The three most commonly used treatments are surgery, radiation, and chemotherapy. Doctors also may prescribe steroids to reduce the swelling inside the central nervous system. Surgery is the time-honored technique to accomplish several very important objectives. To establish or confirm the diagnosis is the most important initial objective as it drives treatment strategies and gives important prognostic information to the patient and family. Diagnosis can be accomplished through a biopsy, excision (partial removal of the tumor), or resection (total removal of the tumor). Ideally, the tumor can be removed in its entirety and at the same time a diagnosis can be made.
Chemotherapy works by taking a medication (usually by vein or mouth) that specifically targets tumor cells and causes their dysfunction or death, while minimally affecting normal cells of the brain. Chemotherapy does not have a role in benign tumors.
Radiation therapy is often used alone or as an adjunct to surgery. It can be done either before, or ideally, after the surgery. Radiation works by halting the growth of the rapidly growing tumor cells, while to a lesser extent affecting surrounding normal brain cells. It can be used in both benign and malignant tumor treatment strategies, but is usually associated with side effects. In order to minimize such side effects and precisely deliver radiation to the tumor, neurosurgeons at Boulder Neurosurgical & Spine Associates (BNA) often employ the newest radiosurgical treatment technology called CyberKnife.
What is the prognosis?
Symptoms of brain and spinal cord tumors generally develop slowly and worsen over time unless they are treated. The tumor may be classified as benign or malignant and given a numbered score that reflects how malignant it is. This score can help doctors determine how to treat the tumor and predict the likely outcome or prognosis for the patient. Every patient and family wants to know what the prognosis is. Unfortunately, this is highly variable depending on many different factors, most importantly – the diagnosis (what type of tumor it is), patient’s overall health and if the tumor has spread. Prognosis can range from several weeks to several years to live a full lifetime with the tumor (and ultimately dying from other causes!).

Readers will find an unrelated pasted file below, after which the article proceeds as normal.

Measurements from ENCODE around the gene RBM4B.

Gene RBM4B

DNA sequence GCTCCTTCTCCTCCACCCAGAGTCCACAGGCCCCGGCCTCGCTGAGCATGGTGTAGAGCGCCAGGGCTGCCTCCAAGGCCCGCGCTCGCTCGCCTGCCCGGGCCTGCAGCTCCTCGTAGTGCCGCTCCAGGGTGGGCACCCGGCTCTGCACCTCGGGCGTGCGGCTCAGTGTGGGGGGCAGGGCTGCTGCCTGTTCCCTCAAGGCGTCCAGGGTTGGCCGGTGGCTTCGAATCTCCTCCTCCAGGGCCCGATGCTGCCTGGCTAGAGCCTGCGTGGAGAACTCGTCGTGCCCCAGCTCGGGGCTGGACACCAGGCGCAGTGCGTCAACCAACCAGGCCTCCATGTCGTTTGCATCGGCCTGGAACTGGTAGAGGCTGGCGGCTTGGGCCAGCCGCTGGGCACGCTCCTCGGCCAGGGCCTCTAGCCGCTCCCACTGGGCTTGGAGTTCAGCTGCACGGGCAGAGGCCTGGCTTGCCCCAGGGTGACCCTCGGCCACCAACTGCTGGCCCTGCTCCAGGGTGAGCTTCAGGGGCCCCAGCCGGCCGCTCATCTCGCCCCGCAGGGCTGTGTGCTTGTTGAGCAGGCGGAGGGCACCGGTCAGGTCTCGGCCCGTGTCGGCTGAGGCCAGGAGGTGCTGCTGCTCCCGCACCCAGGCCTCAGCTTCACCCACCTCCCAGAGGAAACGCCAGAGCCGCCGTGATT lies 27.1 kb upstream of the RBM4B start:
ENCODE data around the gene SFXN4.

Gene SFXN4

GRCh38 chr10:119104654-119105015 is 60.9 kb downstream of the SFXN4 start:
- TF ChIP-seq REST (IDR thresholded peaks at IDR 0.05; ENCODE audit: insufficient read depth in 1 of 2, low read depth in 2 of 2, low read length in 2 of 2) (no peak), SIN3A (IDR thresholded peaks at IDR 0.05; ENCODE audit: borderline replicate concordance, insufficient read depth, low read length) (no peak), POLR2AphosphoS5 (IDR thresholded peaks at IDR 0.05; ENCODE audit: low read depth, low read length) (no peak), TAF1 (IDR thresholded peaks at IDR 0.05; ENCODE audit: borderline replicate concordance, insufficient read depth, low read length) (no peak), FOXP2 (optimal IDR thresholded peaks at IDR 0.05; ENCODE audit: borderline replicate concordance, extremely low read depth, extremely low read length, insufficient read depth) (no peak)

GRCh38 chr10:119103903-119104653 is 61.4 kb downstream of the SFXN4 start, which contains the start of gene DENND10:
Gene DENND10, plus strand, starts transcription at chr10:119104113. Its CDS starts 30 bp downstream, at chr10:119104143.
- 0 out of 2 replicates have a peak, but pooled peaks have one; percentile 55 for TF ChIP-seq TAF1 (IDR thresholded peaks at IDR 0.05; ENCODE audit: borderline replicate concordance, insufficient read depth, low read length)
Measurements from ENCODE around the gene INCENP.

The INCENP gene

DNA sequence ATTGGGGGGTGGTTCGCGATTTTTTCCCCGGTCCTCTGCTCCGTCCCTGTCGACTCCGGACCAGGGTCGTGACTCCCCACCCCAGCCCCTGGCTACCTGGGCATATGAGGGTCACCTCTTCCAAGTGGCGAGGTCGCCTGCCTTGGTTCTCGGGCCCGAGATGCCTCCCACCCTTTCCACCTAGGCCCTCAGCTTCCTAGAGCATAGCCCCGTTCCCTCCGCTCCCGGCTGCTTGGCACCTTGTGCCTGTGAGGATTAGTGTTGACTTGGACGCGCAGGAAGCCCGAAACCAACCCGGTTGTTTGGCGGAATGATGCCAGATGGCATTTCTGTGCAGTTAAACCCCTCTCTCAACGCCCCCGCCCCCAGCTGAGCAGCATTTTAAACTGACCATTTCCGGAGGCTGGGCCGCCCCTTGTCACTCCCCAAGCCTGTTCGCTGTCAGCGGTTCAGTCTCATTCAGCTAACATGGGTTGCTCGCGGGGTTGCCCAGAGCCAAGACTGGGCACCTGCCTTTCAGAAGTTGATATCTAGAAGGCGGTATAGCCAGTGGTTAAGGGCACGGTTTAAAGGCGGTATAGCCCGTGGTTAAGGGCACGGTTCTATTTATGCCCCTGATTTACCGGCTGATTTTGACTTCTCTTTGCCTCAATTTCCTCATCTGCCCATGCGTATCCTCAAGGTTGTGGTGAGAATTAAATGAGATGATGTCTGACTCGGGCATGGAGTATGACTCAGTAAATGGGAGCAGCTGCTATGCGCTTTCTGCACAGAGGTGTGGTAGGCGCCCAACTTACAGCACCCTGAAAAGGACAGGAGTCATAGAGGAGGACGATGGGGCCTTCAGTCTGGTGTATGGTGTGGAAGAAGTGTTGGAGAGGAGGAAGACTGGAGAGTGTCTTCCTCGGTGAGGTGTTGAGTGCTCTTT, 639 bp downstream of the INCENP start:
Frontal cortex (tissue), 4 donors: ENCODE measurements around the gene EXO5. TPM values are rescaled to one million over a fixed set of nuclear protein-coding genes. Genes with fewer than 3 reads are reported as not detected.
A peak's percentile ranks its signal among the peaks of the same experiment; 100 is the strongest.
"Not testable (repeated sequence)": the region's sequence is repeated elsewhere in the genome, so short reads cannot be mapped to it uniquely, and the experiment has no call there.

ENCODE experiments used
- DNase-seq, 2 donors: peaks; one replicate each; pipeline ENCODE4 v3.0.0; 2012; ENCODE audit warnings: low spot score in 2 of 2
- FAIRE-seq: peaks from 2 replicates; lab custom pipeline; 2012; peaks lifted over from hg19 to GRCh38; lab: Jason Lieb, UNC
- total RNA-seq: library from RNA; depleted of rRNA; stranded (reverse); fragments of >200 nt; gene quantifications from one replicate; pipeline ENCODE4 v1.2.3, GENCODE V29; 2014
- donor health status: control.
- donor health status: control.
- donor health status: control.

Accurate statistics for the frequency and outcome of brain tumors are not available, and those that are available are often quite variable. It is estimated that the incidence rate of all brain and central nervous system tumors is 16.5 cases per 100,000 persons per year. An estimated 51,410 new cases of brain and central nervous system tumors were expected to be diagnosed in the United States in 2007 (Central Brain Tumor Registry of the United States). The five-year relative survival rate following diagnosis of a primary malignant brain and central nervous system tumor is 28.8% for males and 31.6% for females (1973–2004 data).
The various types of brain tumors occur with different frequency in children and in adults. The most common childhood tumors are: astrocytoma, medulloblastoma, and ependymoma. The most common types of adult tumors are: metastatic tumors from the lung, breast and melanoma, glioblastoma multiforme, anaplastic astrocytoma, and meningioma.
What research is being done?
Physicians at Boulder Neurosurgical & Spine Associates have initiated a multicenter clinical study in collaboration with medical centers from Stanford University, Besta Neurological Institute in Milan, and Rocky Mountain CyberKnife Center, to evaluate survival and treatment failure patterns following CyberKnife radiosurgery for newly diagnosed and recurrent glioblastoma multiforme (GBM). The results of this study are summarized in a poster and published in Neurosurgical Review.
Researchers are also studying brachytherapy (small radioactive pellets implanted directly into the tumor) and advanced drugs and techniques for chemotherapy and radiation therapy. Most of these advanced techniques are used in conjunction with surgery. In experimental gene therapy for brain and spinal cord tumors scientists insert a gene to make tumor cells sensitive to certain drugs, to program the cells to self-destruct, or to instruct the cells to manufacture substances to slow their growth. Scientists are also investigating why some genes become cancer-causing.
Since tumors are more sensitive to heat than normal tissue, research scientists are testing hyperthermia as a treatment by placing special heat-producing antennae into the tumor region after the surgery. In immunotherapy, scientists are looking for ways to duplicate or enhance the body’s immune response to fight against brain and spinal cord cancer. Most of these novel techniques could involve into new revolutionary treatments in the nearest future, but currently the traditional therapies – surgery, radiation and chemotherapy – are the only time-proven treatment methods.